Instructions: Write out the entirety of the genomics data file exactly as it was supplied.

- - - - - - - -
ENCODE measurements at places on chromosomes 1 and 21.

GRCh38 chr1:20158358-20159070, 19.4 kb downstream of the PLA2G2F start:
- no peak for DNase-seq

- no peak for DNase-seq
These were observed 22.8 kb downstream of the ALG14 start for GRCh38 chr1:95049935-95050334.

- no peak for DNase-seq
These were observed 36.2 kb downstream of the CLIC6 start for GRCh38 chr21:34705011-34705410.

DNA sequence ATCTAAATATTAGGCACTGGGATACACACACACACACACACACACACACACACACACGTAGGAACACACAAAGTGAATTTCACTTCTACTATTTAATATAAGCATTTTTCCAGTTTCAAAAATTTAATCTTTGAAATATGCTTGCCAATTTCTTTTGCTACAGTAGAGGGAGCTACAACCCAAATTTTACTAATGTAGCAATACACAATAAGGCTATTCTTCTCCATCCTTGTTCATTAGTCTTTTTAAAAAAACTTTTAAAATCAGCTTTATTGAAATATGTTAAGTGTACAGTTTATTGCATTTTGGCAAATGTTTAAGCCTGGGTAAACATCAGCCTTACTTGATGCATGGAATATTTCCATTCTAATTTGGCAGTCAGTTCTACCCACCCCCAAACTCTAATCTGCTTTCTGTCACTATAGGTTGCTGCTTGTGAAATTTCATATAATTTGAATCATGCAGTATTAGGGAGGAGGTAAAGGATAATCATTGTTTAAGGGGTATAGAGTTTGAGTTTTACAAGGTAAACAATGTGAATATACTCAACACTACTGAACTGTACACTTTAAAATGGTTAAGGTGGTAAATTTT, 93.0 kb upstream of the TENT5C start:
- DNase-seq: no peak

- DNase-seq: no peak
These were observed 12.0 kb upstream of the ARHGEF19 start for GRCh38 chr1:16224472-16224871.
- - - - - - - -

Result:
ENCODE measurements at places on chromosomes 1 and 21.

GRCh38 chr1:20158358-20159070, 19.4 kb downstream of the PLA2G2F start:
- no peak for DNase-seq

- no peak for DNase-seq
These were observed 22.8 kb downstream of the ALG14 start for GRCh38 chr1:95049935-95050334.

- no peak for DNase-seq
These were observed 36.2 kb downstream of the CLIC6 start for GRCh38 chr21:34705011-34705410.

DNA sequence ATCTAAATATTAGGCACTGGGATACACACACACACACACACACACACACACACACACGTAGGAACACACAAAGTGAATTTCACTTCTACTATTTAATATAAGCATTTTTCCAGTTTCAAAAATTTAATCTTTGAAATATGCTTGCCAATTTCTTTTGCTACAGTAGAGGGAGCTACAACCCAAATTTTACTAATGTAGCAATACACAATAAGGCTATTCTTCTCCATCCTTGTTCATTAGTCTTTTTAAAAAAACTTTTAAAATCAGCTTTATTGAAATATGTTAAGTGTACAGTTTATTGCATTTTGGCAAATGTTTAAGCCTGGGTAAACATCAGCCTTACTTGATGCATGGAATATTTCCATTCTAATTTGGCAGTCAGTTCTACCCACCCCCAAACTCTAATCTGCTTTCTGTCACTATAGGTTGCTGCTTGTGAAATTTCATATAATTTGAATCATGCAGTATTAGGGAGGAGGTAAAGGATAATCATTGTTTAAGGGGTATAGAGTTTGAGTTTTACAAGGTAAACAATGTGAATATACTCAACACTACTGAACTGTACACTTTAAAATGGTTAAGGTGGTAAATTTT, 93.0 kb upstream of the TENT5C start:
- DNase-seq: no peak

- DNase-seq: no peak
These were observed 12.0 kb upstream of the ARHGEF19 start for GRCh38 chr1:16224472-16224871.